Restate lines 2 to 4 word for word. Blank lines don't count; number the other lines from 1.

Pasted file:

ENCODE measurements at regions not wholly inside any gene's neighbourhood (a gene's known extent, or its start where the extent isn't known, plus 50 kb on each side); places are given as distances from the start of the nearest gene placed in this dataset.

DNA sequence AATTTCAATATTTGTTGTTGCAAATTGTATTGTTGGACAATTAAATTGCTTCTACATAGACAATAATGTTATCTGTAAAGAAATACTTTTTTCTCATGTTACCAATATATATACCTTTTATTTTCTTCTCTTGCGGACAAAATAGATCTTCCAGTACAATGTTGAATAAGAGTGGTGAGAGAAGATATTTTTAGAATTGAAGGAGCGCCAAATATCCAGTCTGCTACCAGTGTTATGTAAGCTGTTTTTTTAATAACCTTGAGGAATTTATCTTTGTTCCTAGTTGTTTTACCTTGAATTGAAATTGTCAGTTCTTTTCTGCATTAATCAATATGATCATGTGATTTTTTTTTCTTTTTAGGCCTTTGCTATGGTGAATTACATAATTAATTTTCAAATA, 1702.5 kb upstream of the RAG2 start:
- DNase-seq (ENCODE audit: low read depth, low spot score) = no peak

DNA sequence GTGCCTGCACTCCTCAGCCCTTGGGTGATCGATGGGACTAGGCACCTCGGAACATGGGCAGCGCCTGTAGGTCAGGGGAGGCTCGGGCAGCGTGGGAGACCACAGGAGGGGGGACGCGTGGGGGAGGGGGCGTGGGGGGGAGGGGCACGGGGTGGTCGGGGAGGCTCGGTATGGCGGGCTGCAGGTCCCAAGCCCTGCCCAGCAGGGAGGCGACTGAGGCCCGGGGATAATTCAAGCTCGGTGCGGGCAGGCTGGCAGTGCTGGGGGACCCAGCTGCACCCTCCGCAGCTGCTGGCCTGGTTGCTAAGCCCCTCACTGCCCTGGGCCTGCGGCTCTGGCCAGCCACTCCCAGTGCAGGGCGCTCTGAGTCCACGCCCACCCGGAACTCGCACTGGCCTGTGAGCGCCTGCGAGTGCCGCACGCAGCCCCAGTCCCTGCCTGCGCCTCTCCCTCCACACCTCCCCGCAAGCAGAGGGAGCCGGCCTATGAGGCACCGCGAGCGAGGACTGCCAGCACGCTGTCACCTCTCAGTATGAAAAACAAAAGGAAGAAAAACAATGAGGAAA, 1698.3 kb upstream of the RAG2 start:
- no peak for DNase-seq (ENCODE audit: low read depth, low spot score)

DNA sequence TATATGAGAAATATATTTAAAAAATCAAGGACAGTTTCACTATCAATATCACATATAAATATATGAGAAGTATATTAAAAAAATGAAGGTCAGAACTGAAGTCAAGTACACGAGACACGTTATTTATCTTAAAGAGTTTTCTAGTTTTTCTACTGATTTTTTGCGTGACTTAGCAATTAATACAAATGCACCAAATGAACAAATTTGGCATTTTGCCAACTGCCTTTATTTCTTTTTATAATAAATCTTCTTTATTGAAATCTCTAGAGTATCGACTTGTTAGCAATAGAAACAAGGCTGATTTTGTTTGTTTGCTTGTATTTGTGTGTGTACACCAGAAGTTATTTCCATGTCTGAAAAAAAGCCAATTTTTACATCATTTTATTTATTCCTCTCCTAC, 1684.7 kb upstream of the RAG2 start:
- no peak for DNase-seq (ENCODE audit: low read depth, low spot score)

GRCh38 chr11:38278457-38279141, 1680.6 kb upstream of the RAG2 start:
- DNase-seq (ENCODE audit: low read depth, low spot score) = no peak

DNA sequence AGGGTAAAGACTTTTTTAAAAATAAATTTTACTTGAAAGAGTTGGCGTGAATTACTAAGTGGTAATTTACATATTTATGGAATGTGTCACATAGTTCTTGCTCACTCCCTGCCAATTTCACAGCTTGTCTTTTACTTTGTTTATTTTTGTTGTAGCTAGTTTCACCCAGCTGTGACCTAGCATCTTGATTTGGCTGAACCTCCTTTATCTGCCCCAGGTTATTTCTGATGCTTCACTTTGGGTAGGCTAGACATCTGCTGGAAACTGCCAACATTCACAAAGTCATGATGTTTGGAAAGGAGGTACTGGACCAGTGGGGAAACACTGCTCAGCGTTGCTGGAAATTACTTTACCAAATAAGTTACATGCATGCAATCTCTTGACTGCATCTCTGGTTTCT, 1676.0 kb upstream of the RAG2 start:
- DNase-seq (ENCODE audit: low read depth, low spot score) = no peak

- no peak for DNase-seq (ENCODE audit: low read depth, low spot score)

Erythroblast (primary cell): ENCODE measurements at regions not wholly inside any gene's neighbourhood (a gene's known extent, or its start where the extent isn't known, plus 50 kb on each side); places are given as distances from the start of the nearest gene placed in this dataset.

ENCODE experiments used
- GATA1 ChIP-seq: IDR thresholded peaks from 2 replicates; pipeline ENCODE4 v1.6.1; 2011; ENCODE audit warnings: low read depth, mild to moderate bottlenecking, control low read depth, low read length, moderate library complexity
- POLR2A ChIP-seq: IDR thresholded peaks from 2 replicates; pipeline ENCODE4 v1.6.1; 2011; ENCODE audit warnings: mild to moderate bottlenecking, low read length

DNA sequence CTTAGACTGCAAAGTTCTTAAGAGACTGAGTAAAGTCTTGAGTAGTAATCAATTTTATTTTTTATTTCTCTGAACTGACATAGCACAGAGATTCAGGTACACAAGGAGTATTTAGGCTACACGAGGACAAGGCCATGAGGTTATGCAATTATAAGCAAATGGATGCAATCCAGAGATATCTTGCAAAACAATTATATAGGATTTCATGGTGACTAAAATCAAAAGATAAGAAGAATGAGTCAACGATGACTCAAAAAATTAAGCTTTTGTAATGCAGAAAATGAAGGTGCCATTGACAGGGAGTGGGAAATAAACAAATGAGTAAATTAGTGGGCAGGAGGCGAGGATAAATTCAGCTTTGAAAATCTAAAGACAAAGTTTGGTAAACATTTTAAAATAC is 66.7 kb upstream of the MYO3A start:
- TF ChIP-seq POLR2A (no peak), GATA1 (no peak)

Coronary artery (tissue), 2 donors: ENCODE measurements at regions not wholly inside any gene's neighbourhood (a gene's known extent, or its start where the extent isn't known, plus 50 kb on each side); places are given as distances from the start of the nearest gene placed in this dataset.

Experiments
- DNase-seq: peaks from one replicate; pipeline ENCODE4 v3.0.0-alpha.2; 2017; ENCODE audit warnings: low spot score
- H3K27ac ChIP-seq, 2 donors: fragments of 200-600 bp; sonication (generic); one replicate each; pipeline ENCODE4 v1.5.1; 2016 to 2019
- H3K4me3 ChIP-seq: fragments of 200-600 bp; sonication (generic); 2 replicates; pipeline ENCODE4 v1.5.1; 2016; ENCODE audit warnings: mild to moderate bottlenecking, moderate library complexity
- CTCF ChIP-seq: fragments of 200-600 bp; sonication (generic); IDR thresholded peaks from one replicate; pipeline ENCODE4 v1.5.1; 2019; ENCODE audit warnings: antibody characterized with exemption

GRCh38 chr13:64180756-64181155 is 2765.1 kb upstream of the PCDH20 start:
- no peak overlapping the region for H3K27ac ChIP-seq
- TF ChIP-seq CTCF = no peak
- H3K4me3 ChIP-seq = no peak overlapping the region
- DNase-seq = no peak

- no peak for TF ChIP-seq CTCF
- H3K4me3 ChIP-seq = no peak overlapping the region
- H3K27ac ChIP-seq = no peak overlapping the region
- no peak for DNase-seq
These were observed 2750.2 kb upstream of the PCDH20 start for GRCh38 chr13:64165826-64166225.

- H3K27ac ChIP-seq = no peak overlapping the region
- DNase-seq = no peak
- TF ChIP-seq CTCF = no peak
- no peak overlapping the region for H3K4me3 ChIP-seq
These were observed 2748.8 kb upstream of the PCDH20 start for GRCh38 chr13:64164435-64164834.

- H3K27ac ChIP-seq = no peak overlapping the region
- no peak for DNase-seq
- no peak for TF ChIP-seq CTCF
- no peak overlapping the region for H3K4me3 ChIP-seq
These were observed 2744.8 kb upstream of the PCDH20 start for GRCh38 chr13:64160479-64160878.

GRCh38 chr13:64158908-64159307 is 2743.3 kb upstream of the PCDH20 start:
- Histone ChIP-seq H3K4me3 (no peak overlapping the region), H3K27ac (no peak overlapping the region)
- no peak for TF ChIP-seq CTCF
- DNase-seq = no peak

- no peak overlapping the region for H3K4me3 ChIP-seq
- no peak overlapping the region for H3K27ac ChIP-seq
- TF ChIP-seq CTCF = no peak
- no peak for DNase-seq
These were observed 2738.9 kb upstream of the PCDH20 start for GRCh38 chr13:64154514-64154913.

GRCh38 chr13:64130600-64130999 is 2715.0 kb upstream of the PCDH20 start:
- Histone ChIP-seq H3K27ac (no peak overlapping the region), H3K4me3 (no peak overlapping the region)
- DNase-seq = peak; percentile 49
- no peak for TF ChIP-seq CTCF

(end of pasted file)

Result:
DNA sequence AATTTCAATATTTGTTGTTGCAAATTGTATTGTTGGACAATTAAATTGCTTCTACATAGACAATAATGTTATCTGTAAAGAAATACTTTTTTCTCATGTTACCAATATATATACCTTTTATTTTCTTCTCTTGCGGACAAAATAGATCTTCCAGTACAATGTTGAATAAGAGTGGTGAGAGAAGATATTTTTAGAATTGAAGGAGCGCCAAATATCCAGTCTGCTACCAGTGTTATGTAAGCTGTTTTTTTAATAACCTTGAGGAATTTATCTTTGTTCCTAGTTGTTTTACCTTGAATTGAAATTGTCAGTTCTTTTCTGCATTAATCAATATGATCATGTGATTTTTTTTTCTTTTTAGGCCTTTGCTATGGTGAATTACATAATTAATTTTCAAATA, 1702.5 kb upstream of the RAG2 start:
- DNase-seq (ENCODE audit: low read depth, low spot score) = no peak

DNA sequence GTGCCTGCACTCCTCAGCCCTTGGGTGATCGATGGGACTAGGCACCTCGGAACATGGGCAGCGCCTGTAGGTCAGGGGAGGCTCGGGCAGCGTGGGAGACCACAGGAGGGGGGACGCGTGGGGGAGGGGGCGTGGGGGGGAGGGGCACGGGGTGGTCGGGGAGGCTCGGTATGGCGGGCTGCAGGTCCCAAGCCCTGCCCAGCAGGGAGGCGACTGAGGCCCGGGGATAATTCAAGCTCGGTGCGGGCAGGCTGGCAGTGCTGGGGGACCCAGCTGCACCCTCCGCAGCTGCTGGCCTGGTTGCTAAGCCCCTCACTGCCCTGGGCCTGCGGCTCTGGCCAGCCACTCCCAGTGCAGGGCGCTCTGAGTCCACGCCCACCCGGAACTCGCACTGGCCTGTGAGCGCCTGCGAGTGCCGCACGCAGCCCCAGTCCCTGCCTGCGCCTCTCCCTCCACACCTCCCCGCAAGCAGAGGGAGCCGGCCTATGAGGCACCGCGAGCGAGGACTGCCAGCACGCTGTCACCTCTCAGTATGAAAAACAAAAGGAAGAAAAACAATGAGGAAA, 1698.3 kb upstream of the RAG2 start: